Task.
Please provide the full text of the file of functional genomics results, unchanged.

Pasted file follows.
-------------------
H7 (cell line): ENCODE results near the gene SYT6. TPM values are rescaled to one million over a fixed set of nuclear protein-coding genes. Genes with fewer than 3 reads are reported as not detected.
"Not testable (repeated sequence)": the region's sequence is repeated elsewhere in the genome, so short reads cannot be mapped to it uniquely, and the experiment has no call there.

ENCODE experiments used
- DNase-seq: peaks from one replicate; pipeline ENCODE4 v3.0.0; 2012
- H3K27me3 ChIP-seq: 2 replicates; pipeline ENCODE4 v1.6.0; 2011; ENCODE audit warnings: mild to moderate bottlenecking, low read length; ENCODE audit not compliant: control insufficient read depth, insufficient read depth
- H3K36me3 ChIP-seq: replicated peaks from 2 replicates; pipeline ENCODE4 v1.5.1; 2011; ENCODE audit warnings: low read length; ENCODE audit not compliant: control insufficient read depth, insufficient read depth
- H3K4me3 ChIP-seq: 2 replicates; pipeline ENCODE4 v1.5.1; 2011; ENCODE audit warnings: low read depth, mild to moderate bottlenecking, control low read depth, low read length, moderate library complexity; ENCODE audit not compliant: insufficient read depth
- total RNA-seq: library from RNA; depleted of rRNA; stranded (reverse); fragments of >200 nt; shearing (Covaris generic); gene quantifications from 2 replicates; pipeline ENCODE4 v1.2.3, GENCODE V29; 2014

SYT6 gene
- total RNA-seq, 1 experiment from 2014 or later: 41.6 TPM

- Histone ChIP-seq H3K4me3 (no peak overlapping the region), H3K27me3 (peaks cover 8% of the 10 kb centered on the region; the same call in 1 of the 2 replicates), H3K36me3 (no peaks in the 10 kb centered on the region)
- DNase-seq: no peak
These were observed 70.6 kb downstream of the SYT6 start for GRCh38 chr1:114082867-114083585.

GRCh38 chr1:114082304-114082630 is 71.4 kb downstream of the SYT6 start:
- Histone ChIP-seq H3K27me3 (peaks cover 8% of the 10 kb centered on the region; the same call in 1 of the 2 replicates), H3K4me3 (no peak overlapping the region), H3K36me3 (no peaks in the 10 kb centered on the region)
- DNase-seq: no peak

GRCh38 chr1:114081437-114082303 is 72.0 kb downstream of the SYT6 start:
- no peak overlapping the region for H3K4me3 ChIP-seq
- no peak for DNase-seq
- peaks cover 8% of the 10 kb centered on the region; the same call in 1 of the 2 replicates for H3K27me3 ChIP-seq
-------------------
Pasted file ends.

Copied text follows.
H7 (cell line): ENCODE results near the gene SYT6. TPM values are rescaled to one million over a fixed set of nuclear protein-coding genes. Genes with fewer than 3 reads are reported as not detected.
"Not testable (repeated sequence)": the region's sequence is repeated elsewhere in the genome, so short reads cannot be mapped to it uniquely, and the experiment has no call there.

ENCODE experiments used
- DNase-seq: peaks from one replicate; pipeline ENCODE4 v3.0.0; 2012
- H3K27me3 ChIP-seq: 2 replicates; pipeline ENCODE4 v1.6.0; 2011; ENCODE audit warnings: mild to moderate bottlenecking, low read length; ENCODE audit not compliant: control insufficient read depth, insufficient read depth
- H3K36me3 ChIP-seq: replicated peaks from 2 replicates; pipeline ENCODE4 v1.5.1; 2011; ENCODE audit warnings: low read length; ENCODE audit not compliant: control insufficient read depth, insufficient read depth
- H3K4me3 ChIP-seq: 2 replicates; pipeline ENCODE4 v1.5.1; 2011; ENCODE audit warnings: low read depth, mild to moderate bottlenecking, control low read depth, low read length, moderate library complexity; ENCODE audit not compliant: insufficient read depth
- total RNA-seq: library from RNA; depleted of rRNA; stranded (reverse); fragments of >200 nt; shearing (Covaris generic); gene quantifications from 2 replicates; pipeline ENCODE4 v1.2.3, GENCODE V29; 2014

SYT6 gene
- total RNA-seq, 1 experiment from 2014 or later: 41.6 TPM

- Histone ChIP-seq H3K4me3 (no peak overlapping the region), H3K27me3 (peaks cover 8% of the 10 kb centered on the region; the same call in 1 of the 2 replicates), H3K36me3 (no peaks in the 10 kb centered on the region)
- DNase-seq: no peak
These were observed 70.6 kb downstream of the SYT6 start for GRCh38 chr1:114082867-114083585.

GRCh38 chr1:114082304-114082630 is 71.4 kb downstream of the SYT6 start:
- Histone ChIP-seq H3K27me3 (peaks cover 8% of the 10 kb centered on the region; the same call in 1 of the 2 replicates), H3K4me3 (no peak overlapping the region), H3K36me3 (no peaks in the 10 kb centered on the region)
- DNase-seq: no peak

GRCh38 chr1:114081437-114082303 is 72.0 kb downstream of the SYT6 start:
- no peak overlapping the region for H3K4me3 ChIP-seq
- no peak for DNase-seq
- peaks cover 8% of the 10 kb centered on the region; the same call in 1 of the 2 replicates for H3K27me3 ChIP-seq